Legal Terrain: What areas of environmental law will be the clinic’s focus? The academic description highlights more policy and legislative work and less litigation. Is that how you see it?
RDC: Yes, its focus will be on policy/legislative work combined with project matters or case work on behalf of or in collaboration with area organizations, firms, and non-profits on matters typical to the environmental bar: air, water, and waste, c. 21E, and issues like climate change, environmental justice, agricultural policy, and public health.
Legal Terrain: How will the seminar work differ from the clinic work, or will they complement each other?
RDC: The seminar aspect is typical of law school clinical programs and is the classroom instruction component of the clinical program. Students will meet for two hours per week for the seminar. The seminar will focus on the substantive knowledge of environmental law and legal practice skills needed to perform the work in the clinic. Student casework in the clinic calls for a minimum commitment of 13 hours per week outside of class. So, yes, the clinic and the seminar will serve to complement one another. As it is a year-long program, we will have sufficient time to cover a lot of ground.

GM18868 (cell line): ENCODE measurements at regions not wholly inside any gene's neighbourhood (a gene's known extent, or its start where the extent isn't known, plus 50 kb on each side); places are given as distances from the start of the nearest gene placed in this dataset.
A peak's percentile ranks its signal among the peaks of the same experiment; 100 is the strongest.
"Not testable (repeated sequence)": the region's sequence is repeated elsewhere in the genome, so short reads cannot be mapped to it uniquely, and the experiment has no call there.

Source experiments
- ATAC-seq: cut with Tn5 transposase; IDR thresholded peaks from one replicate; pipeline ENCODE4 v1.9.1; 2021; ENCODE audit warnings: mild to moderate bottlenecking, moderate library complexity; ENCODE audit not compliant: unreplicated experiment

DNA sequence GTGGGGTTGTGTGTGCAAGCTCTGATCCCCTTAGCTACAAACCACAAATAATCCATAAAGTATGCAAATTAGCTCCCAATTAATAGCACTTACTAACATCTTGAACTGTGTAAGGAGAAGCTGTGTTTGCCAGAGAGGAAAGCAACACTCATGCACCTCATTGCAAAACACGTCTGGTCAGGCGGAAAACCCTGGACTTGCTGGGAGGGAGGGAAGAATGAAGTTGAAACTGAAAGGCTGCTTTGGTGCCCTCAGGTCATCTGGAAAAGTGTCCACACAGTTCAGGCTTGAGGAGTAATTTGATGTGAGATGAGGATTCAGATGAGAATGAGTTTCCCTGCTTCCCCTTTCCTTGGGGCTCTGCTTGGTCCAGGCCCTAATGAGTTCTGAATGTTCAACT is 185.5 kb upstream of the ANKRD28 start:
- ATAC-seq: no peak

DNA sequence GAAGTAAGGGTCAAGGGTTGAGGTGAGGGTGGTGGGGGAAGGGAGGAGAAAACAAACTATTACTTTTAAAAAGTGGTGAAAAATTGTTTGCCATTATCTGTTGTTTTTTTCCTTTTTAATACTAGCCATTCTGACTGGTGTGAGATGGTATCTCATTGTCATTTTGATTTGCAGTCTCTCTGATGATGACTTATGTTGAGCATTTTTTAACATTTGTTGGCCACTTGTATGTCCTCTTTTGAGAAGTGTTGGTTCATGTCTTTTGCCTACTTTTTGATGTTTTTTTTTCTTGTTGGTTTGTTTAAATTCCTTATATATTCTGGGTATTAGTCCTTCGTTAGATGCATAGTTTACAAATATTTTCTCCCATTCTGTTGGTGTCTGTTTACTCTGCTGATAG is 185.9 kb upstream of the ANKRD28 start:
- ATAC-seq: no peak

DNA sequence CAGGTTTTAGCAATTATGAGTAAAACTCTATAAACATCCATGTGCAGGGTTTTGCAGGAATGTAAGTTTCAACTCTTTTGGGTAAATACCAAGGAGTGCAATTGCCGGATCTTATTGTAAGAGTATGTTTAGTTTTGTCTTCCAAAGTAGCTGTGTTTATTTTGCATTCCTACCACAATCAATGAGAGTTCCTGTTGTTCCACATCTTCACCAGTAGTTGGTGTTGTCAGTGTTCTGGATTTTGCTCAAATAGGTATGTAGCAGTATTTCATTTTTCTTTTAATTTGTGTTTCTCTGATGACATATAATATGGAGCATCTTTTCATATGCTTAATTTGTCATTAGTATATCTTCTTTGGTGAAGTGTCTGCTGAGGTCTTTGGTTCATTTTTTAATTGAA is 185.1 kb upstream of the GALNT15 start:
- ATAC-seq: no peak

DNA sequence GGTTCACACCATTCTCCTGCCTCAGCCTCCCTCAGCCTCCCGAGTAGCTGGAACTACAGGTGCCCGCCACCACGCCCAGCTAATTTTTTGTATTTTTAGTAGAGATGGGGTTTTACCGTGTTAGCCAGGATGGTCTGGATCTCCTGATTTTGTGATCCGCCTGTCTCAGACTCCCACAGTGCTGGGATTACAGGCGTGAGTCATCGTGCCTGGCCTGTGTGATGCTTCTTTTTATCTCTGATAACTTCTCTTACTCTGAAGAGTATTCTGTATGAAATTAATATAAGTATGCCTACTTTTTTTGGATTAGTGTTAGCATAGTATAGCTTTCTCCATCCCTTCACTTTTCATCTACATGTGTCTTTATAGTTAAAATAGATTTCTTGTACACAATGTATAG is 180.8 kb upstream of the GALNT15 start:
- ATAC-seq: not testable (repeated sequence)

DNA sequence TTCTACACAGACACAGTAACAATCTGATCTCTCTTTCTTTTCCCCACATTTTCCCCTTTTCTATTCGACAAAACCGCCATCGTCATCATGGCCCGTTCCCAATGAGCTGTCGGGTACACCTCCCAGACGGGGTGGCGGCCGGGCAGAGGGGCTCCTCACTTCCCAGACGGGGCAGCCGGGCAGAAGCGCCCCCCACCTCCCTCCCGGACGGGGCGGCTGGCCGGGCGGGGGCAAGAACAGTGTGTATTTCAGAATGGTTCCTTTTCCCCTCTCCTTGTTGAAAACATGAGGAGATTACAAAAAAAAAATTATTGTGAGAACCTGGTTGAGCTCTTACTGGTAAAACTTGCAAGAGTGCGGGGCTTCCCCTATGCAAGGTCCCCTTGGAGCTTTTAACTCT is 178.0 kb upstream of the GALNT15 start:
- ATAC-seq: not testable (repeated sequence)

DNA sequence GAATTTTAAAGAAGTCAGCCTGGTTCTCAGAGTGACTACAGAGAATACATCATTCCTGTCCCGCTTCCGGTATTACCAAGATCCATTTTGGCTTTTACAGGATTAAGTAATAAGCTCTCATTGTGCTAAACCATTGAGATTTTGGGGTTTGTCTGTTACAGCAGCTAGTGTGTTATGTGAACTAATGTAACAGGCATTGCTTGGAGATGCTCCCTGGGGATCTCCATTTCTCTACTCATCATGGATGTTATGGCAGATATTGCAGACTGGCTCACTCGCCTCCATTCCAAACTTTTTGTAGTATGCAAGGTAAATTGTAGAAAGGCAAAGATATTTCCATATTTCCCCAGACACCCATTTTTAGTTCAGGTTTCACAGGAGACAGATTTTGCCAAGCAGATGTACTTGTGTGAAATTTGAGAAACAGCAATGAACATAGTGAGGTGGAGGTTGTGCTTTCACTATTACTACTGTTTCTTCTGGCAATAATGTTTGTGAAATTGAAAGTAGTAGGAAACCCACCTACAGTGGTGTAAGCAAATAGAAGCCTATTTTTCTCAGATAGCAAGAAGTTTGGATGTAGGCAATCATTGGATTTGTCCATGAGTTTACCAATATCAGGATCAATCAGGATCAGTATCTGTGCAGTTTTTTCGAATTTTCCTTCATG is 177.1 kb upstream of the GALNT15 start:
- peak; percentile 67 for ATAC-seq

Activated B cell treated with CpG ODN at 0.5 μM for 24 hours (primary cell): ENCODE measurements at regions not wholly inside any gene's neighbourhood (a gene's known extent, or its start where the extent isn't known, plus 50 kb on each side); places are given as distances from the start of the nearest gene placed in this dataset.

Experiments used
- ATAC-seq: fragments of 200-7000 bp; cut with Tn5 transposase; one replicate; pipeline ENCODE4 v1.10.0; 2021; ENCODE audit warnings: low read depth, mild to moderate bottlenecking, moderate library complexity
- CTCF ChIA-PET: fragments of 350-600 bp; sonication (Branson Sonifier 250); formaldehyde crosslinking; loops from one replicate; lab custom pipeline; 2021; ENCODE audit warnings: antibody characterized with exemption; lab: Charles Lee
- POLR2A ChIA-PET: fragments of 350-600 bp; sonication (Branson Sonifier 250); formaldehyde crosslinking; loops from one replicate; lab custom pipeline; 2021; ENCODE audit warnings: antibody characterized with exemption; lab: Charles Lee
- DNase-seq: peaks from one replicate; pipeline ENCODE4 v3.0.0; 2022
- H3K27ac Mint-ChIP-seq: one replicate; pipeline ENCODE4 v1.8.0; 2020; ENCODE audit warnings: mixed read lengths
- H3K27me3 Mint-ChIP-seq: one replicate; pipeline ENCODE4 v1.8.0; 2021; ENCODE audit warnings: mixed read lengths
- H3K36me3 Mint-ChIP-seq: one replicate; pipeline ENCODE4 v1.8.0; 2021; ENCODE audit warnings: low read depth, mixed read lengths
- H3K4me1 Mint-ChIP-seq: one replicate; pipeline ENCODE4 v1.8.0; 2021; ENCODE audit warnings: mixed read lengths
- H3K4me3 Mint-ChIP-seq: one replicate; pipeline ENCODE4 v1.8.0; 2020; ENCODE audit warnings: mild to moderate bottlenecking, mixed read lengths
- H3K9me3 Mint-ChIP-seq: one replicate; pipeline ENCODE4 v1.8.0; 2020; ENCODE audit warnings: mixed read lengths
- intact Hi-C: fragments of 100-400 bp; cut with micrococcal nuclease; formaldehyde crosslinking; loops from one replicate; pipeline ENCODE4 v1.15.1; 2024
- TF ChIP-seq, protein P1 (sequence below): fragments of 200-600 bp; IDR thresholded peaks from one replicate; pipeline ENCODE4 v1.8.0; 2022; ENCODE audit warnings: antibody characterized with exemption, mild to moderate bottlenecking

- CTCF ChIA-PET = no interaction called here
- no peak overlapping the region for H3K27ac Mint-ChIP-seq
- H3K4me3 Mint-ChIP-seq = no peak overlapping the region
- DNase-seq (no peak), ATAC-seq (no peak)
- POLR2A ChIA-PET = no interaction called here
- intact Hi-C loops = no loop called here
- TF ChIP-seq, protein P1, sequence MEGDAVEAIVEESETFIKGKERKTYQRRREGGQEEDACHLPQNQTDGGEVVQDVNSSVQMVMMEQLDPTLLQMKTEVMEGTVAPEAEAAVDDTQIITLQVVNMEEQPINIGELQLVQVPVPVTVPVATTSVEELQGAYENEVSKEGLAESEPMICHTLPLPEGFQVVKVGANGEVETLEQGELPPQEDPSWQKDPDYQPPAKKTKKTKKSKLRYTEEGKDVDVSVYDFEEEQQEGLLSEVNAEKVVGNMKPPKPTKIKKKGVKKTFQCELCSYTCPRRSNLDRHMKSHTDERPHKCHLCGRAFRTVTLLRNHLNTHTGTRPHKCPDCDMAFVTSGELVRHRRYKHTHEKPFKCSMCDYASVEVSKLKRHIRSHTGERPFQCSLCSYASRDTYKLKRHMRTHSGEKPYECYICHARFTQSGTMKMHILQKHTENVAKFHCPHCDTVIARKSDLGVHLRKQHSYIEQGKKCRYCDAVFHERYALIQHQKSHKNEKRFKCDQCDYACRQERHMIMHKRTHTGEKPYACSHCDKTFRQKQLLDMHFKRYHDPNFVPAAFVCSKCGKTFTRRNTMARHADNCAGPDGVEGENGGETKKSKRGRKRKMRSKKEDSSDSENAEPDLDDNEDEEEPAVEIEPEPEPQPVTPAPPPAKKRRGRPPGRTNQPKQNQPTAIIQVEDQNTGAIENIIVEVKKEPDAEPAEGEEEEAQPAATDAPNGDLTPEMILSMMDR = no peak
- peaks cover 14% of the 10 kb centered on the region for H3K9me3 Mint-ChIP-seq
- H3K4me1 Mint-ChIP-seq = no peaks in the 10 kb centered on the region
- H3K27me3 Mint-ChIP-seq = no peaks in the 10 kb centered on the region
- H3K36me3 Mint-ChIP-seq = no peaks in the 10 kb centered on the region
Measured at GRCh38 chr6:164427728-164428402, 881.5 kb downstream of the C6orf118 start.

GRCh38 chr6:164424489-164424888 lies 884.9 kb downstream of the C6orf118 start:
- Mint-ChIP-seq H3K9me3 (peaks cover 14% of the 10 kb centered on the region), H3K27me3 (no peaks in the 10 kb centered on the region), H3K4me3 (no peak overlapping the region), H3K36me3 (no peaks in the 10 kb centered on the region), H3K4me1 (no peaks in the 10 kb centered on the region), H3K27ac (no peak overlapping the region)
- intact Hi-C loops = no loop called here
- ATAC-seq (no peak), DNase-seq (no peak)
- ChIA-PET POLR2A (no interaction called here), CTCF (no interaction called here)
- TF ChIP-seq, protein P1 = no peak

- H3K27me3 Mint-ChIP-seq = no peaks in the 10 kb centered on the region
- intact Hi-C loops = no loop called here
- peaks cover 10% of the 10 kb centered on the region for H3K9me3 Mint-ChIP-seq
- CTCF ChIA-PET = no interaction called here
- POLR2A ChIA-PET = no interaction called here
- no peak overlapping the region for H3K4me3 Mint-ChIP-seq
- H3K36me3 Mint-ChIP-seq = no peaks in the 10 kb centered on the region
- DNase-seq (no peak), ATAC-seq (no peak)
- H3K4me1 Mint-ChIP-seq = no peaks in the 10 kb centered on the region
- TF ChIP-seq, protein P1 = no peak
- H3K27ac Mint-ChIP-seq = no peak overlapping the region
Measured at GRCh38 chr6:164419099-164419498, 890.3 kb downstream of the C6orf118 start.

Legal Terrain: Will you teach the seminar? Do you see that as an extension of the teaching you did this last semester?
RDC: Yes, I will teach the seminar, and working with me is Practitioner-in-Residence, Cara Libman (Suffolk Law, 2019). We are lining up guest lecturers, too. I see the seminar to be somewhat of an extension of the course I taught this past spring, as half the student lawyers that will be in the clinic were 2Ls [LT: second-year law students] in the environmental law survey course I taught. But the seminar will also include practice skills (e.g., client interviews, case management) and procedure (e.g., administrative appeals) along with some deeper dives into substantive areas of environmental law.